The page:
P2X7 receptor deletion suppresses γ-radiation-induced hyposalivation

Kristy E. Gilman, Jean M. Camden, Rob R. Klein, Qionghui Zhang, Gary A. Weisman, Kirsten Limesand

Research output: Contribution to journalArticle

1 Scopus citations

Abstract

Head and neck cancer treatments typically involve a combination of surgery and radiotherapy, often leading to collateral damage to nearby tissues causing unwanted side effects. Radiation damage to salivary glands frequently leads to irreversible dysfunction by poorly understood mechanisms. The P2X7 receptor (P2X7R) is a ligand-gated ion channel activated by extracellular ATP released from damaged cells as "danger signals." P2X7R activation initiates apoptosis and is involved in numerous inflammatory disorders. In this study, we utilized P2X7R knockout (P2X7R-/-) mice to determine the role of the receptor in radiation-induced salivary gland damage. Results indicate a dose-dependent increase in γ-radiation-induced ATP release from primary parotid gland cells of wild-type but not P2X7R-/- mice. Despite these differences, apoptosis levels are similar in parotid glands of wild-type and P2X7R-/- mice 24-72 h after radiation. However, γ-radiation caused elevated prostaglandin E2 (PGE2) release from primary parotid cells of wild-type but not P2X7R-/- mice. To attempt to uncover the mechanism underlying differential PGE2 release, we evaluated the expression and activities of cyclooxygenase and PGE synthase isoforms. There were no consistent trends in these mediators following radiation that could explain the reduction in PGE2 release in P2X7R-/- mice. Irradiated P2X7R-/- mice have stimulated salivary flow rates similar to unirradiated controls, whereas irradiated wild-type mice have significantly decreased salivary flow rates compared with unirradiated controls. Notably, treatment with the P2X7R antagonist A438079 preserves stimulated salivary flow rates in wild-type mice following γ-radiation. These data suggest that P2X7R antagonism is a promising approach for preventing γ-radiation-induced hyposalivation.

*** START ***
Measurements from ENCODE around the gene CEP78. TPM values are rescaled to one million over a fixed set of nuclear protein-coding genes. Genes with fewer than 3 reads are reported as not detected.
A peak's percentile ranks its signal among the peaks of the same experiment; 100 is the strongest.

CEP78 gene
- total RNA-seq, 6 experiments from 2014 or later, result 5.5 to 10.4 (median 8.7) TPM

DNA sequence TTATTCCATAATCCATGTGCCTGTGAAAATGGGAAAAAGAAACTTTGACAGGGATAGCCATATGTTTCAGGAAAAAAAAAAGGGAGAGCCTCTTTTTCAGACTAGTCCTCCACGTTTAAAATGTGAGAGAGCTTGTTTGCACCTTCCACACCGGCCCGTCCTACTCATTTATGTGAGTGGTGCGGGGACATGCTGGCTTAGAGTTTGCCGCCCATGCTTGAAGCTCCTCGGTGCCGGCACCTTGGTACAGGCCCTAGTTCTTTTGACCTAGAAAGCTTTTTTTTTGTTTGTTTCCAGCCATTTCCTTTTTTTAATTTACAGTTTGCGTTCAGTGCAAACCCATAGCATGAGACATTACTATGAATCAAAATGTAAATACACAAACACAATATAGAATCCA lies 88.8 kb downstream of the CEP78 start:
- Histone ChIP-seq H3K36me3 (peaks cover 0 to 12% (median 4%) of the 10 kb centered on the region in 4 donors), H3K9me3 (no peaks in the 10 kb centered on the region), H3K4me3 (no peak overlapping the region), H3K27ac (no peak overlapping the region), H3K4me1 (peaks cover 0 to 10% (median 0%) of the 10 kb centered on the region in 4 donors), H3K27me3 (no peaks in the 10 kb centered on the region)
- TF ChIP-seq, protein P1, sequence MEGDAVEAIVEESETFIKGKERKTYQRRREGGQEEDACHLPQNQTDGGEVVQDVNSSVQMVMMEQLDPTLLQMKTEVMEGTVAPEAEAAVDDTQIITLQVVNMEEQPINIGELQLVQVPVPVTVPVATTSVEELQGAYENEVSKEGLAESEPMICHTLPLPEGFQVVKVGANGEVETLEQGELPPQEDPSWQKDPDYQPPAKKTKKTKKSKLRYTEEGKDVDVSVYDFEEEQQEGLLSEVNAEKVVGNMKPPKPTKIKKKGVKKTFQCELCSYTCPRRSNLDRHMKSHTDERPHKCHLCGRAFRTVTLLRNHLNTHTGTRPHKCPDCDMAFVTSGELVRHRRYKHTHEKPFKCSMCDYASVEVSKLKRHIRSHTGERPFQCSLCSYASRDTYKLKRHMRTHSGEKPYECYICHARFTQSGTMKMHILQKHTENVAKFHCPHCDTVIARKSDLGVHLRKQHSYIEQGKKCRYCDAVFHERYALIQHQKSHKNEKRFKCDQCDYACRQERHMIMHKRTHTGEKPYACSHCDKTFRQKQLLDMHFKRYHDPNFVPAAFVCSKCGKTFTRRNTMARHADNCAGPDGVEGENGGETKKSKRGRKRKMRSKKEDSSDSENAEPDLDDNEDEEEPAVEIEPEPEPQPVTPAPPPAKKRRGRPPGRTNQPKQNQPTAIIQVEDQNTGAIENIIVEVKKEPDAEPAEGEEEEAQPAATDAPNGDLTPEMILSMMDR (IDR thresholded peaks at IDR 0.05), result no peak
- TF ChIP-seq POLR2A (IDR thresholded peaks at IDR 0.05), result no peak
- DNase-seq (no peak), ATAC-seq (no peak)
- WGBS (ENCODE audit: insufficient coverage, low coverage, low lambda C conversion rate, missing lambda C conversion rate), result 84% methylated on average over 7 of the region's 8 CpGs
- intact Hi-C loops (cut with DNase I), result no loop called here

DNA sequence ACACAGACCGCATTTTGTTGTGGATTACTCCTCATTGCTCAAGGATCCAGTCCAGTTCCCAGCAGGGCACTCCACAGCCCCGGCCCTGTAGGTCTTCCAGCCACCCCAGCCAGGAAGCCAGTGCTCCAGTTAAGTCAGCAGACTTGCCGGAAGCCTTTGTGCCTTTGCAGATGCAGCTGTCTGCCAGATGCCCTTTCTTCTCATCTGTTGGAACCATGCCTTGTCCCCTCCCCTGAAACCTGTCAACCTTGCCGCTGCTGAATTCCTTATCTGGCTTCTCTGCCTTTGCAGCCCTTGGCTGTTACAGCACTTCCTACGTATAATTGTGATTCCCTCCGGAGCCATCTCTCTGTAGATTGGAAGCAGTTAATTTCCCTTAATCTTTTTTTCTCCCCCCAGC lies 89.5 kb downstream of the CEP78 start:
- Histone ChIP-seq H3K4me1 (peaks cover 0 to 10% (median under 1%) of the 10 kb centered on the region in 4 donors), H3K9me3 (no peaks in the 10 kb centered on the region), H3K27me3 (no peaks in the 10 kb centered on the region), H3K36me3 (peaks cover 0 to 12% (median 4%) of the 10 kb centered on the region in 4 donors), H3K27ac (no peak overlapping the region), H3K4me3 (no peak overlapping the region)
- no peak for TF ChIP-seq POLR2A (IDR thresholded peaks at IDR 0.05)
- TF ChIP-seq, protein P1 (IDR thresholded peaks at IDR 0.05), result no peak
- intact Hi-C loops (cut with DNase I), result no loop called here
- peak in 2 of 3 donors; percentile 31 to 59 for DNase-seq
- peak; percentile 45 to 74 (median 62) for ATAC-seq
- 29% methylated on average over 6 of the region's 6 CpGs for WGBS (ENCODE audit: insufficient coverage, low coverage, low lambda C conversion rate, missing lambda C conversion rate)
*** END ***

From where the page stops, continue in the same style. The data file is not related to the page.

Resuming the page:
Original languageEnglish (US)
Pages (from-to)R687-R696
JournalAmerican journal of physiology. Regulatory, integrative and comparative physiology
Volume316
Issue number5
DOIs
StatePublished - May 1 2019

Keywords

  • cell biology
  • P2X7 receptor
  • P2X7R
  • radiation
  • salivary glands
  • xerostomia

ASJC Scopus subject areas

  • Physiology
  • Physiology (medical)

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